Jean-Luc Mélenchon’s candidacy struggled to unite forces to the Left of the Socialist Party. His Left Front partners did not appreciate seeing him proclaim himself a candidate, or indeed the mechanics of his campaign, which only afforded a consultative role to the parties committing to his cause – thus preventing their leaderships from being able to shape his program and the line he put forward. As well as this anti-pluralist modus operandi, some of his politically problematic media sorties were also a turn-off for PCF and Ensemble! militants, for instance when he spoke of detached workers ‘stealing the bread’ of the French; with regard to migrants, when the first idea he expounded was that he had ‘never been for freedom of movement’; with regard to the war in Syria, seeing Bashar al-Assad as a lesser evil faced with Da’esh; or in terms of his refusal to recognise the existence of a Russia imperialism, itself at work in this conflict. Despite his repeated defensive claims – which have consisted of responding that his arguments and his positions were being mischaracterized in order to damage him – we cannot totally dismiss the argument that Jean-Luc Mélenchon has sought to deploy buzzwords able to attract the attention of disoriented voters tempted either to abstain or else to vote for the Front National.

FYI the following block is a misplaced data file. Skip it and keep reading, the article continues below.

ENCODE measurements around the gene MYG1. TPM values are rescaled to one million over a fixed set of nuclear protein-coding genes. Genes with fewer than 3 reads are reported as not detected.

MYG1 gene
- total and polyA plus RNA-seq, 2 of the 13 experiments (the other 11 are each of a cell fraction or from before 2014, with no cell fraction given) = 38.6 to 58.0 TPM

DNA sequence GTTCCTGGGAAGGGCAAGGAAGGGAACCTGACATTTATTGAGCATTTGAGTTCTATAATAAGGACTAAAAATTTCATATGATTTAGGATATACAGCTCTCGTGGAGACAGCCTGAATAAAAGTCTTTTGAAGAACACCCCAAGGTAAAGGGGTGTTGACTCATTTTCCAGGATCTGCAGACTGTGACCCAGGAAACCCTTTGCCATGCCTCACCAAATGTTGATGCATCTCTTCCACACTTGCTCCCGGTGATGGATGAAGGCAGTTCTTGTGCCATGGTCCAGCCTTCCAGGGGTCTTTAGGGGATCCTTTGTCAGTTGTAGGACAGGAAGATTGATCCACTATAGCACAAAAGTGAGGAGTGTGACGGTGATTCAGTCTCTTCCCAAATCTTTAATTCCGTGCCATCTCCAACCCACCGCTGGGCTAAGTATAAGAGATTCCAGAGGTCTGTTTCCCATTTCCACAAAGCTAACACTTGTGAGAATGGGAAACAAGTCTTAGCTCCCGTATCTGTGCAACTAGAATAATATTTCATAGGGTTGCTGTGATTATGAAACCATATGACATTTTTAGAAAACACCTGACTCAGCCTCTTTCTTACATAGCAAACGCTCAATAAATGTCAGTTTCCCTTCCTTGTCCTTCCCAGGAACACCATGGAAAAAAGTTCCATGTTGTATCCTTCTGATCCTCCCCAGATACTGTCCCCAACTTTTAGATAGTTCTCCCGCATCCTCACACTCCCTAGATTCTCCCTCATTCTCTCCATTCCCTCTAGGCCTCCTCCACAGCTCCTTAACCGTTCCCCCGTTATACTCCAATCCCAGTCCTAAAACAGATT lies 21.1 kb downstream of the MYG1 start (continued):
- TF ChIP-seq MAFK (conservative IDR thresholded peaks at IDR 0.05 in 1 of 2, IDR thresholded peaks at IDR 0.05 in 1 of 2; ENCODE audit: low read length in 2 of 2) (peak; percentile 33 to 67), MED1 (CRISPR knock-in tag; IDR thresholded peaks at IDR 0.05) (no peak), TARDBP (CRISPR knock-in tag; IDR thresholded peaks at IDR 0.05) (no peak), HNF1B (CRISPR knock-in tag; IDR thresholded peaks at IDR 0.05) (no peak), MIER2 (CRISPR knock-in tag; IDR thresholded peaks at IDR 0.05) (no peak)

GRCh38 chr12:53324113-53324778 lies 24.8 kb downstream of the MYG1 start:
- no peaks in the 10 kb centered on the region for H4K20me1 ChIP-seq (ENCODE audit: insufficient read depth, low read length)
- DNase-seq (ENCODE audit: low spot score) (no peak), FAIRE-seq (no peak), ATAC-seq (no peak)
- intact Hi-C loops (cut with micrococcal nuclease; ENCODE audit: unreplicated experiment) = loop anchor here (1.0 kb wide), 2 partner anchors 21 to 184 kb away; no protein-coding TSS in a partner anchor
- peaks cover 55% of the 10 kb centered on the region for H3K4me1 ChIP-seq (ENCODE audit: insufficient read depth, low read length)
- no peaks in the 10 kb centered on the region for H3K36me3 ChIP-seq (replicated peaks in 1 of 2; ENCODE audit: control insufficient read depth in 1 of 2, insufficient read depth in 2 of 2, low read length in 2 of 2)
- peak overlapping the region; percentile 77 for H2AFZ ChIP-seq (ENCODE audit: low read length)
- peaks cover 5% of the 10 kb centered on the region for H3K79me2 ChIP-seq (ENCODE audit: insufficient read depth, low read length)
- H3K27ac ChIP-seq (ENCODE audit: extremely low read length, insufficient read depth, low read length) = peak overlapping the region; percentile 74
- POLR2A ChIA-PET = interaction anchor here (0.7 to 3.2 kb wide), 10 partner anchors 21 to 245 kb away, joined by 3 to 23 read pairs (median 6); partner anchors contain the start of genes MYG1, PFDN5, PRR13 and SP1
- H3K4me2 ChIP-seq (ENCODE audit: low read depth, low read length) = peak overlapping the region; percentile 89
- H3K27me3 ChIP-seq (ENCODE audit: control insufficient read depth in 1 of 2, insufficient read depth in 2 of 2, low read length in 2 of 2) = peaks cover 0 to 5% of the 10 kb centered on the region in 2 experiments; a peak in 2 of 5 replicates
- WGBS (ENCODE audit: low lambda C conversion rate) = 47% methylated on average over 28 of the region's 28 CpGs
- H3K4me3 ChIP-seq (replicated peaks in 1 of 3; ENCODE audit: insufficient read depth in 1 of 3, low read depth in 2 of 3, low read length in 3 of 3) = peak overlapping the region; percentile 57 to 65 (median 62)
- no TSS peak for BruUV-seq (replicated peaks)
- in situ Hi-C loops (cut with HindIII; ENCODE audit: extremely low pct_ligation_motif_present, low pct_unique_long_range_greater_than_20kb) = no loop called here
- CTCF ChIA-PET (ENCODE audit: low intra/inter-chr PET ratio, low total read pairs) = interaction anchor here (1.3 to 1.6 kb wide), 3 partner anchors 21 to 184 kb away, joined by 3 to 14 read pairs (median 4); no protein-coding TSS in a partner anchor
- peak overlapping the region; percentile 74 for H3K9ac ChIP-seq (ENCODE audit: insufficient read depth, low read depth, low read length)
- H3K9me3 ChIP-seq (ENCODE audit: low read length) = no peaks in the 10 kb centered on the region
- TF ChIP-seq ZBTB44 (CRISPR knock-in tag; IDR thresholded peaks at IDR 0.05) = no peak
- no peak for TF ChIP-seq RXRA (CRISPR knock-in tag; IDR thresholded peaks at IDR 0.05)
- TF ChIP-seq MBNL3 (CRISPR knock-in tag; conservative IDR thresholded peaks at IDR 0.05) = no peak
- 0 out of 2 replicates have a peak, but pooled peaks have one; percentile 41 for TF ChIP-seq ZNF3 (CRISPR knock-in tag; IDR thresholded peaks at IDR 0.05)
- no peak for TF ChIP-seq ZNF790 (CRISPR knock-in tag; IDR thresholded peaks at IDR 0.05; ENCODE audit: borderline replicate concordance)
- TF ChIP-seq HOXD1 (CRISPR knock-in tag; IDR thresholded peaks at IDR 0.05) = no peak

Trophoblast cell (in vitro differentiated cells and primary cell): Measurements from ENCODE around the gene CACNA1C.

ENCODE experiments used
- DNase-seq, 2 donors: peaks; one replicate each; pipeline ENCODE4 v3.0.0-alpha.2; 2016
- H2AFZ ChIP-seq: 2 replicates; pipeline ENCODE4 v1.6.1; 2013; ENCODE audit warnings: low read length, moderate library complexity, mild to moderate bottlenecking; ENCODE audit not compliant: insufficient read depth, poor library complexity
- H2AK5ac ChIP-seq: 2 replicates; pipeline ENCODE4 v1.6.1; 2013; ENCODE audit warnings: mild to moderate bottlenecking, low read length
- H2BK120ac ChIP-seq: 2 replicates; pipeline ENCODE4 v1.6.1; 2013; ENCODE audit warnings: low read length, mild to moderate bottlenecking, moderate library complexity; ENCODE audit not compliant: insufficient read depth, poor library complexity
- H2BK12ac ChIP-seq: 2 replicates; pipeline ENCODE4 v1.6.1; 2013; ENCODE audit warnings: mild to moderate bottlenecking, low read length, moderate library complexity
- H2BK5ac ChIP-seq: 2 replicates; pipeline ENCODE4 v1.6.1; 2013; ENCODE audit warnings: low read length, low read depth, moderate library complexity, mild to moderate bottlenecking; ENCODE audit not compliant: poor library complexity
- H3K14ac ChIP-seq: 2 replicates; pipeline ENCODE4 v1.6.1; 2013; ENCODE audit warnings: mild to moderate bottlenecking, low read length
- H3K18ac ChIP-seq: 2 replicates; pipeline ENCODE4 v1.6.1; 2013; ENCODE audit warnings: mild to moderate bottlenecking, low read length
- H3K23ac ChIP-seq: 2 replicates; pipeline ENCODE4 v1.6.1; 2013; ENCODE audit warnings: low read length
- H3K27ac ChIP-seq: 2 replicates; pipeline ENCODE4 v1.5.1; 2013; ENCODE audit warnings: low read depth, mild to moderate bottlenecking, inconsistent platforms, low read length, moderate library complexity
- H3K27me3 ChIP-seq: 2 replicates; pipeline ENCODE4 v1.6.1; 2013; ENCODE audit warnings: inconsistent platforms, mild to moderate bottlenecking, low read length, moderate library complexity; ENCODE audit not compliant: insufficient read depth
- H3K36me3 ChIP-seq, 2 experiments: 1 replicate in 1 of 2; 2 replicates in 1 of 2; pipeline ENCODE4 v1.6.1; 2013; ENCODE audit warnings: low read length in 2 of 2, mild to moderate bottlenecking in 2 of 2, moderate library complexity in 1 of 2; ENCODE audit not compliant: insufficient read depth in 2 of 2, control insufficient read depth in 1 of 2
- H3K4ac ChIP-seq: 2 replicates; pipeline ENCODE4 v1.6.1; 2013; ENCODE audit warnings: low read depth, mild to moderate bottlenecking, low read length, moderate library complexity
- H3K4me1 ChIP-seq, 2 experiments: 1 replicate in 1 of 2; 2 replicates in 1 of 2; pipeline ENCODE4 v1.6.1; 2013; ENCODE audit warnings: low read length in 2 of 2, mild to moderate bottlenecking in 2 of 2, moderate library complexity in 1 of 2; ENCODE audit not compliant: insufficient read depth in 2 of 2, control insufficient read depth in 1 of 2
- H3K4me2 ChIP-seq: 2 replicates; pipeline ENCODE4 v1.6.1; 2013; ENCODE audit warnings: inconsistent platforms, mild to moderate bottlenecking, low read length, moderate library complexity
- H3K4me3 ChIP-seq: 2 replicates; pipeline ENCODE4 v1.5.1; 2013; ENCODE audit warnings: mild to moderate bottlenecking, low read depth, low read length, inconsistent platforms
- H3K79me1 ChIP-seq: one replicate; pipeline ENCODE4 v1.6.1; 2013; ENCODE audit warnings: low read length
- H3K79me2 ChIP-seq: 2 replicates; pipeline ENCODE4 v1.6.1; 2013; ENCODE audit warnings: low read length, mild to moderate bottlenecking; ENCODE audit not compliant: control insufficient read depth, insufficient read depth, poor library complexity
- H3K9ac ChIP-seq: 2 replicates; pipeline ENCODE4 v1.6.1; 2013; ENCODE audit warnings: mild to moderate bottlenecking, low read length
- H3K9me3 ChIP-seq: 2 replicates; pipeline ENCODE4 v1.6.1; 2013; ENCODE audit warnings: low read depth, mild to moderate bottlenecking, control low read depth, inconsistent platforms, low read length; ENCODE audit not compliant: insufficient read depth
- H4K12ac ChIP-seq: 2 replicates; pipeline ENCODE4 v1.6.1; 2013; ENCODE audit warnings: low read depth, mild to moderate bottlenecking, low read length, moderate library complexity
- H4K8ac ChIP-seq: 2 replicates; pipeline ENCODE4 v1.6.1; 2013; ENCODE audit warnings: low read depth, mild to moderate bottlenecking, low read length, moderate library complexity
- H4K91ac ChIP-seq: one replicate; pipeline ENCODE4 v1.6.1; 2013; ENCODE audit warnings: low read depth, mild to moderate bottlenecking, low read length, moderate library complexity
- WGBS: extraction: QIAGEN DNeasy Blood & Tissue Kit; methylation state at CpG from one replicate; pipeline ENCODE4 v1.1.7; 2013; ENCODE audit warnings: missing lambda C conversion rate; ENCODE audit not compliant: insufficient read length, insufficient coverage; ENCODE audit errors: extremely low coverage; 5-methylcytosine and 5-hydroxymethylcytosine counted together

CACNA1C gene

After noting the breakthrough in French TV debates – it worked for me – Bekharti unfortunately speculates,
He came out of the debate as the most effective left-wing vote among all the ‘big candidates’. Even beyond the Left, he exercises a certain force of attraction among former right-wing voters seduced by his integrity and his calls for a clean break, which are interpreted as a promise to put an end to a system that today profits only the ‘political class’ and the ‘oligarchy’. Thus just days before the election he finds himself in third place in the polls, tied with Fillon. The possibility of Mélenchon reaching the second round – and even winning a run-off against Le Pen – is thus coming into view, against all expectations.
This has not happened.
The following exercise in wishful thinking looks even less connected to reality,